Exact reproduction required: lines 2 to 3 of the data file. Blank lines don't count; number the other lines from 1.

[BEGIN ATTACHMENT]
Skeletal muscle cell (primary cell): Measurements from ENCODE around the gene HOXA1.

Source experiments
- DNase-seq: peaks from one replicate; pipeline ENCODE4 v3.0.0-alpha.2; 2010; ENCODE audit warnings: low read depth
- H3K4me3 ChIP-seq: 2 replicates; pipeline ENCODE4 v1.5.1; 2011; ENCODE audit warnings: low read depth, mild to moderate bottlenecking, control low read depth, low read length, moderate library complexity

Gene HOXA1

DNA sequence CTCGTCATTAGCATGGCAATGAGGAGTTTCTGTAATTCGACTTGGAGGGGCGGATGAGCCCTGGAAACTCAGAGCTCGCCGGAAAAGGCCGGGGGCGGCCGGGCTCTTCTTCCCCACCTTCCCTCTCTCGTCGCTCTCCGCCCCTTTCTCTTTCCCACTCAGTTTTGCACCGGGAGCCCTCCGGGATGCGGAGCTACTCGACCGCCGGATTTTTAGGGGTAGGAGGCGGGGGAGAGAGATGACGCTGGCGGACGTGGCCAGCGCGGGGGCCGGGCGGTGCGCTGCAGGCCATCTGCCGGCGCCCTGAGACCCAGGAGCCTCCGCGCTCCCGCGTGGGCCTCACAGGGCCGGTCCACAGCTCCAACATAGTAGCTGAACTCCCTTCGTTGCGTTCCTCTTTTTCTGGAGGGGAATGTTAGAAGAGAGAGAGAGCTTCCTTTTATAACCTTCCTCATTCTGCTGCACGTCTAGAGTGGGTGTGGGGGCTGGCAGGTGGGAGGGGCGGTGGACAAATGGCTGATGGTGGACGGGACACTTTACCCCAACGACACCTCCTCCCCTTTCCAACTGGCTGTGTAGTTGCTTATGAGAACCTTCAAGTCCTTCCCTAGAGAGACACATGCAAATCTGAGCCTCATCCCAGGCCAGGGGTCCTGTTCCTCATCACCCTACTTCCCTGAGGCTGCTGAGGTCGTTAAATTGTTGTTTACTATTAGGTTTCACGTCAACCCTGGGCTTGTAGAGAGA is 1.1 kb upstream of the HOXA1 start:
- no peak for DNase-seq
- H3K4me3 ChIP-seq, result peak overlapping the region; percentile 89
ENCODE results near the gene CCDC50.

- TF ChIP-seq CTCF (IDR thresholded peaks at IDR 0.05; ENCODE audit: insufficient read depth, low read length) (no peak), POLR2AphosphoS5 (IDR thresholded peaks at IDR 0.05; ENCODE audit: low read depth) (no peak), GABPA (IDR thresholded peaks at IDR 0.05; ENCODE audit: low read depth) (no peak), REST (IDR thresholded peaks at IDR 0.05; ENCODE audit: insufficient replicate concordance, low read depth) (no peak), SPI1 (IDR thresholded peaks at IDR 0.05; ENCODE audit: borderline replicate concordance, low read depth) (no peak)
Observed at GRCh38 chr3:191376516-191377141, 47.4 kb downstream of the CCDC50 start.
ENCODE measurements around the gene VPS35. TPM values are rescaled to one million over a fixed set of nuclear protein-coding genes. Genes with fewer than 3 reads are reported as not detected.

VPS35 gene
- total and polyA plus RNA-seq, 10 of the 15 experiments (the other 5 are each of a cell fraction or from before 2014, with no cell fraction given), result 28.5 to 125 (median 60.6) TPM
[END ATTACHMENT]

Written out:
Source experiments
- DNase-seq: peaks from one replicate; pipeline ENCODE4 v3.0.0-alpha.2; 2010; ENCODE audit warnings: low read depth